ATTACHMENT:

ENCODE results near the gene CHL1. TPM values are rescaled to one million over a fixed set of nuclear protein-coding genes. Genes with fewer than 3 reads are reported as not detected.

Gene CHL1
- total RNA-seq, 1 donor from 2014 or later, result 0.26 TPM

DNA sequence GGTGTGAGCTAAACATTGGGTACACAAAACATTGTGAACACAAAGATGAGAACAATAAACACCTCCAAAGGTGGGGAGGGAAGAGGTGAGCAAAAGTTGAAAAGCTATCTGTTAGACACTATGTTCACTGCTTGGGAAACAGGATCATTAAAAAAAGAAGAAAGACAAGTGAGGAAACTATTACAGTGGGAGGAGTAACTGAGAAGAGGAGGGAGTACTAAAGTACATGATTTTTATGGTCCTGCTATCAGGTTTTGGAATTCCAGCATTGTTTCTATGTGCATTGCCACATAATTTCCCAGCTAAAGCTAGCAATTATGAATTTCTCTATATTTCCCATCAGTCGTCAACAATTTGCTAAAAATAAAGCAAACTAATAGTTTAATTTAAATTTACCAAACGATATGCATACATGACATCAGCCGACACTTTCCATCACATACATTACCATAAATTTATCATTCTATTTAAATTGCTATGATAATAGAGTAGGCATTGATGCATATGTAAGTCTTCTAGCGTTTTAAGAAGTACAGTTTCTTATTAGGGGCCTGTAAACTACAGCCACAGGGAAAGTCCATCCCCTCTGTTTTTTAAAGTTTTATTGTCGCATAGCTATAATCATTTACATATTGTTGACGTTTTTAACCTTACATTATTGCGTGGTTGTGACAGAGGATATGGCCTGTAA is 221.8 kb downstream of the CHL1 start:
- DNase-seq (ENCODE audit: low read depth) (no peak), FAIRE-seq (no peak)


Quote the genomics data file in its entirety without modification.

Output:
ENCODE results near the gene CHL1. TPM values are rescaled to one million over a fixed set of nuclear protein-coding genes. Genes with fewer than 3 reads are reported as not detected.

Gene CHL1
- total RNA-seq, 1 donor from 2014 or later, result 0.26 TPM

DNA sequence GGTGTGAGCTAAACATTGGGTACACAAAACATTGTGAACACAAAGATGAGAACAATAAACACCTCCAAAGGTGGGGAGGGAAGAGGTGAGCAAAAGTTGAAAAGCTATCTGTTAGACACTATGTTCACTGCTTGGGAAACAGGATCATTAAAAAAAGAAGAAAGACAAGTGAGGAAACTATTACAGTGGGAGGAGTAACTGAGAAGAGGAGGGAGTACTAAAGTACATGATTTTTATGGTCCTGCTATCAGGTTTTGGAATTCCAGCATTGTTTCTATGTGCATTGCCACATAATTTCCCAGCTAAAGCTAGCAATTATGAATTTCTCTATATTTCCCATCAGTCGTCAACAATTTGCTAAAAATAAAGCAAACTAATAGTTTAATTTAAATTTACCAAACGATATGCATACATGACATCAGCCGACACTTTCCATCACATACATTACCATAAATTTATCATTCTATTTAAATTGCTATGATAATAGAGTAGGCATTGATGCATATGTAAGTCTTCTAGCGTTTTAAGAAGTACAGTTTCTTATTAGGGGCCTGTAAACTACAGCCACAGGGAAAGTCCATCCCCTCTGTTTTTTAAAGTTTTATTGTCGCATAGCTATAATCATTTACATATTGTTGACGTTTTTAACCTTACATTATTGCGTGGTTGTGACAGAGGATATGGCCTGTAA is 221.8 kb downstream of the CHL1 start:
- DNase-seq (ENCODE audit: low read depth) (no peak), FAIRE-seq (no peak)